An Experimental H.I.V. Vaccine Fails in Africa

An advanced HIV vaccine study in Africa was halted after data showed the gunfire offered limited protection from the virus, researchers said Tuesday.

The vaccine manufactured by Johnson & Johnson is one in a long line that offers little protection against HIV, one of medicine’s most persistent adversaries. One vaccine candidate even increased the risk of infection.

Another study was stopped in South Africa last year after another experimental vaccine did not provide adequate protection. In 2020 around 1.5 million people worldwide were infected with HIV, and 38 million are living with the infection.

Scientists were dismayed by the recent failure.

“I should be used to it by now, but you are never used to it – you are still involved with it, heart and soul,” said Dr. Glenda Gray, the study’s lead investigator and chair of the South African Medical Research Council. Dr. Gray has been developing an HIV vaccine for over 15 years.

Completely new approaches may be required. This month, Moderna announced that it would test a vaccine based on the mRNA platform used to develop the company’s coronavirus vaccine.

The study, called Imbokodo, tested an experimental vaccine on 2,600 young women who are at high risk for HIV infection in five sub-Saharan African countries. Women and girls made up almost two-thirds of new HIV infections in the region last year.

The study was funded by Johnson & Johnson, the Bill and Melinda Gates Foundation, and the National Institutes of Health.

The vaccine was based on an adenovirus called Ad26, which was modified to carry fragments of four HIV subtypes into the body in hopes of generating an immune response that could fight off infection.

Mitchell Warren, executive director of AVAC, an advocacy group committed to AIDS prevention and treatment, said the study’s cancellation was a “reality check” amid the excitement about new vaccine technologies.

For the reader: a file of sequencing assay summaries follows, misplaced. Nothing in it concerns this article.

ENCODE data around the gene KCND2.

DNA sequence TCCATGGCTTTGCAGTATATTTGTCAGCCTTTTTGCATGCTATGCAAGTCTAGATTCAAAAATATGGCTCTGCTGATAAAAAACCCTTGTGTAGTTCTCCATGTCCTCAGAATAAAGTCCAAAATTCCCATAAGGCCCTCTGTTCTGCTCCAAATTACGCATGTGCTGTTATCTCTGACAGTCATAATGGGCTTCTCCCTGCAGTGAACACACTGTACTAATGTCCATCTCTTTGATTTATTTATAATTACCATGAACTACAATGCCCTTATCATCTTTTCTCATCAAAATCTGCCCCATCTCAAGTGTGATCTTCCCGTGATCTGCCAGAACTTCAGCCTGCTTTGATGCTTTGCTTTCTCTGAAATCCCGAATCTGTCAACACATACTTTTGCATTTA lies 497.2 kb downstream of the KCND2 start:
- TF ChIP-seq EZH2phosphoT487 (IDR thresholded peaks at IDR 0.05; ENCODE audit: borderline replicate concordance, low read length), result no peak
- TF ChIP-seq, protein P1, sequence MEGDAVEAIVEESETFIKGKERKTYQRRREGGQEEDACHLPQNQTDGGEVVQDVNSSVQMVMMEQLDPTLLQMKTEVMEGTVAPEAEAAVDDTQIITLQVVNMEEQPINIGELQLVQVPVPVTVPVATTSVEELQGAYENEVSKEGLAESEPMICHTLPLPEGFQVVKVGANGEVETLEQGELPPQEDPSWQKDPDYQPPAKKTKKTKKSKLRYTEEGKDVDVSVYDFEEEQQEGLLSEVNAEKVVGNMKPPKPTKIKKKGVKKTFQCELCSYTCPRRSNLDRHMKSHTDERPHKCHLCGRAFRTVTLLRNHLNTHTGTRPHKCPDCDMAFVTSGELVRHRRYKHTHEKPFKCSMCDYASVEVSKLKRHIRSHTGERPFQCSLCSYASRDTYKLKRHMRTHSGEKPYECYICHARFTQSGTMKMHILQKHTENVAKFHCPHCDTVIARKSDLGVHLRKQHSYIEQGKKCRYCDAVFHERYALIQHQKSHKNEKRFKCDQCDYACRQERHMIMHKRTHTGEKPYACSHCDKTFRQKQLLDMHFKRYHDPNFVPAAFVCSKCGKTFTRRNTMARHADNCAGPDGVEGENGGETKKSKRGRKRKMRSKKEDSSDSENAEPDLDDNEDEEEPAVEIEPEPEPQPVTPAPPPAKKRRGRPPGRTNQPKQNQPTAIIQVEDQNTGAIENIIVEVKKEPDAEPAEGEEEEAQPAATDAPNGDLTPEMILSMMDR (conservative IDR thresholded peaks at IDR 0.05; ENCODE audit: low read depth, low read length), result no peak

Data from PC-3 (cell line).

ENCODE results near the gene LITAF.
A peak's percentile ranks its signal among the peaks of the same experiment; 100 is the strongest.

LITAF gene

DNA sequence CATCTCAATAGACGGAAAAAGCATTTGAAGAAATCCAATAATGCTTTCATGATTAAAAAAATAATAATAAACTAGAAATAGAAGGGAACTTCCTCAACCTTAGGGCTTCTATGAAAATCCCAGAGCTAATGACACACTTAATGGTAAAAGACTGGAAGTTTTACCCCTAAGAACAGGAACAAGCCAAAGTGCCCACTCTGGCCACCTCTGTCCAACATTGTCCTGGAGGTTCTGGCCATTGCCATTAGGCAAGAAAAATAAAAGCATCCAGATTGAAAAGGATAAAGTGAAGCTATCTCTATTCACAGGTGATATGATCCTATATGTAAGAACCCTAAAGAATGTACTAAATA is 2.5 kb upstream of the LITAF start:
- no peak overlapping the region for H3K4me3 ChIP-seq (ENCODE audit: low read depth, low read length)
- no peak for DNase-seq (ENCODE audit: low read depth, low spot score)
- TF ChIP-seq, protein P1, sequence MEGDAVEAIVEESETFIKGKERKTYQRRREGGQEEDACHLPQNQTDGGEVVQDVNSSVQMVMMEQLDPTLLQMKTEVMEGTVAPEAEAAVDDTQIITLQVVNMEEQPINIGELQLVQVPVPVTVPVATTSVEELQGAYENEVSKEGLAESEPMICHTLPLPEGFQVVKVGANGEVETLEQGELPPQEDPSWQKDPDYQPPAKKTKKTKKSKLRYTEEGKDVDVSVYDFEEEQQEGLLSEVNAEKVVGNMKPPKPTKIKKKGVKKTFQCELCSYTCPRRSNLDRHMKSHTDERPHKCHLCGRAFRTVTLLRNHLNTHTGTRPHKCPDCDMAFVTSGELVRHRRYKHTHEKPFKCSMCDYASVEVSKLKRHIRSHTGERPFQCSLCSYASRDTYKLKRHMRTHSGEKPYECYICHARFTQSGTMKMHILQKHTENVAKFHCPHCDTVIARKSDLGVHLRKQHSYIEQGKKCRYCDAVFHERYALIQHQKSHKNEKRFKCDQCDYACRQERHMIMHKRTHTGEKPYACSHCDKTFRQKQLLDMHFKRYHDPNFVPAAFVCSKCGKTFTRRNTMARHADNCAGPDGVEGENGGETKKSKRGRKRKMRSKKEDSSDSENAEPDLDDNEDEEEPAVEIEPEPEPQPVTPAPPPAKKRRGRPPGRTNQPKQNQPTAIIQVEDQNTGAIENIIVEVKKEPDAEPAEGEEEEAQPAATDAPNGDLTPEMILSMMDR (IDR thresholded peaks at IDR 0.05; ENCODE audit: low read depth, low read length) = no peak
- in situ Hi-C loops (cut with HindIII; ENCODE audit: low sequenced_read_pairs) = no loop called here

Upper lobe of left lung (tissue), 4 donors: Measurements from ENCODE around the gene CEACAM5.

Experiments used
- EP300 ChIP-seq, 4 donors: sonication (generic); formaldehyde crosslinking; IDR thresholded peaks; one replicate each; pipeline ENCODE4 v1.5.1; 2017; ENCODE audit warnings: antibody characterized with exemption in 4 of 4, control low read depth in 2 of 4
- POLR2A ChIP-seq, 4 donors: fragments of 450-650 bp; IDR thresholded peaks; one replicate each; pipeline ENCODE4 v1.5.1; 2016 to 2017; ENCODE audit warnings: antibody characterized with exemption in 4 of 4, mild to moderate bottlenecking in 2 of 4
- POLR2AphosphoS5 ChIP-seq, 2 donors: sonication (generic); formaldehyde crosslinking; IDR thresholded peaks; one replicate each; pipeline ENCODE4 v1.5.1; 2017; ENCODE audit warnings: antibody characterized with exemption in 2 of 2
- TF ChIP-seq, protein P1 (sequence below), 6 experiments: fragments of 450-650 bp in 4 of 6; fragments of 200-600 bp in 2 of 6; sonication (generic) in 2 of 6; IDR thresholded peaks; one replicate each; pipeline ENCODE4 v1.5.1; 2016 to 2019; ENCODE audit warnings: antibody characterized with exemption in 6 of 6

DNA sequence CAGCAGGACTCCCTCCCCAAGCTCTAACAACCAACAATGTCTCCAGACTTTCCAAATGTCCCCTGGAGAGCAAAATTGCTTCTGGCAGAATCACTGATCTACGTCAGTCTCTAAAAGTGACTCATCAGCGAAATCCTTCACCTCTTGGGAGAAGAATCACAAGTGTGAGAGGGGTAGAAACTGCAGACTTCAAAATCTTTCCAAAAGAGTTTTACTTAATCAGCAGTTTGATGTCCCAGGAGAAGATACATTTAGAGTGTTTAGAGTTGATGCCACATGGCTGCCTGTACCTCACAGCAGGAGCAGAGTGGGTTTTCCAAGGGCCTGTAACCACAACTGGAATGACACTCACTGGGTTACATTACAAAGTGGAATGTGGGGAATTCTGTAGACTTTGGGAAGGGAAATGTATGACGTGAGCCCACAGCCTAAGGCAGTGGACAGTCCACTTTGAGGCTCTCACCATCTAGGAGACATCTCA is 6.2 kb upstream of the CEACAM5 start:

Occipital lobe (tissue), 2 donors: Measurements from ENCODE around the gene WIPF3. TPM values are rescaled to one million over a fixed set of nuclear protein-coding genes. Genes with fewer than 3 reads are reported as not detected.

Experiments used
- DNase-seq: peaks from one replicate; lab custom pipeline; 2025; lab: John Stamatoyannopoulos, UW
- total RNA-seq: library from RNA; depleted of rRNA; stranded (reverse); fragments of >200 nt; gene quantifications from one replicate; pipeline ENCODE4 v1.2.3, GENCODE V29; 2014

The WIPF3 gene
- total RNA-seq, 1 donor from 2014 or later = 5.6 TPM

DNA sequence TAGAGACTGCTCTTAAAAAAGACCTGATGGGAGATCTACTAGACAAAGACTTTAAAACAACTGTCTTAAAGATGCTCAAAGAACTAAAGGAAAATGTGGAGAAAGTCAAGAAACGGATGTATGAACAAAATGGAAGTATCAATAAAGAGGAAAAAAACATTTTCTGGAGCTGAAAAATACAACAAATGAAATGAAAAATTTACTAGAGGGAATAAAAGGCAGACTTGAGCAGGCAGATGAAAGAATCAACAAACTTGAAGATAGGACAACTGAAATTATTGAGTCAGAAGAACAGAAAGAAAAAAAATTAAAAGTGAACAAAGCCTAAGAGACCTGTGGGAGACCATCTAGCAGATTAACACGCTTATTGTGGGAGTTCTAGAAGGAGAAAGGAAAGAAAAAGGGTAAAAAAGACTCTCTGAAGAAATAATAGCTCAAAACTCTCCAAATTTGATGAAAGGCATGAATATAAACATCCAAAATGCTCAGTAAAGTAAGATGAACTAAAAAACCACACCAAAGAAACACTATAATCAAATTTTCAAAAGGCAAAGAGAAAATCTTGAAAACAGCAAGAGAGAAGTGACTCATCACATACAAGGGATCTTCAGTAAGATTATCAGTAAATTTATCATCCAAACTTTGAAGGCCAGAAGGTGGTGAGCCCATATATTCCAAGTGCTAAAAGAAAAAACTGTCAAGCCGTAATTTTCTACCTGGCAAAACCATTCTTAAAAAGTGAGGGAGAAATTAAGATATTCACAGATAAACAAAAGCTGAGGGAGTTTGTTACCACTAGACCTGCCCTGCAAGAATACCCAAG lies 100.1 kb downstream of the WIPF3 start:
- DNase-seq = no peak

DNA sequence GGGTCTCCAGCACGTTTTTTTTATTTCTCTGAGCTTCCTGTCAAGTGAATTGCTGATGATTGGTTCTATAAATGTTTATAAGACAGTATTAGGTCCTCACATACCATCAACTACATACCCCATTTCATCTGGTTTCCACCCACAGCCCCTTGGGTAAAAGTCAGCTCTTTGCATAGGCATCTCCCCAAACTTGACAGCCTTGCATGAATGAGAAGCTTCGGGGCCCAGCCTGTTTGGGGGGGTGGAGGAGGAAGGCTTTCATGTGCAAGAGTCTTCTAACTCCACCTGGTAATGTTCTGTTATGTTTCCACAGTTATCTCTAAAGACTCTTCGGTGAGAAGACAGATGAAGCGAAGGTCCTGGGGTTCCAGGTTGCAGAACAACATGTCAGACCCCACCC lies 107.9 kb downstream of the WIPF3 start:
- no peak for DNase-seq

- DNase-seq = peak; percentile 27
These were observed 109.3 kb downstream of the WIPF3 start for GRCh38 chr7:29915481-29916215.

“It’s a great reminder that HIV is a pathogen that is like no other in its complexity,” he said. “We know the platform worked, but what are we putting into it? Because this virus infects exactly the same immune system that we want to strengthen with a vaccine. “

The participants in the Imbokodo study, which began in 2017, received two initial syringes and two boosters over the course of a year. The researchers tracked the number of new infections in the placebo and vaccine groups from the seventh month (one month after the third vaccination) to the 24th month.

Over a two-year period, 63 out of 1,109 people who received the placebo were infected with HIV, compared with 51 out of 1,079 people who received the vaccine – giving the vaccine a 25 percent effectiveness rate.

Previous studies, including one in Thailand, had shown that the type of antibodies this vaccine produced might be enough to offer good protection against HIV, at least for an initial period.

“But in South Africa, the higher incidence of HIV means you need something much more effective,” said Dr. Gray. “The induced immune responses just weren’t enough to stop the high attack rates we see in Africa.”

If the disappointing data showed a low rate of effectiveness, pre-study guidelines dictated that it should be discontinued. A vaccine that offered only 25 percent protection risked giving women a “false sense of security,” said Dr. Gray.

But a parallel study using a different iteration of this vaccine will continue, Johnson & Johnson said. It’s being tested on men who have sex with men and transgender people in eight countries including Poland, Brazil, and the United States.

This study, called Mosaico, is testing the vaccine against different subtypes of HIV in different populations and could produce different efficacy results.

Dr. Gray said the lesson from the failed attempt is to find out why it worked for the 25 percent of people who were protected rather than the others, and then to try to turn those clues into a prescription for a future vaccine, too translate.

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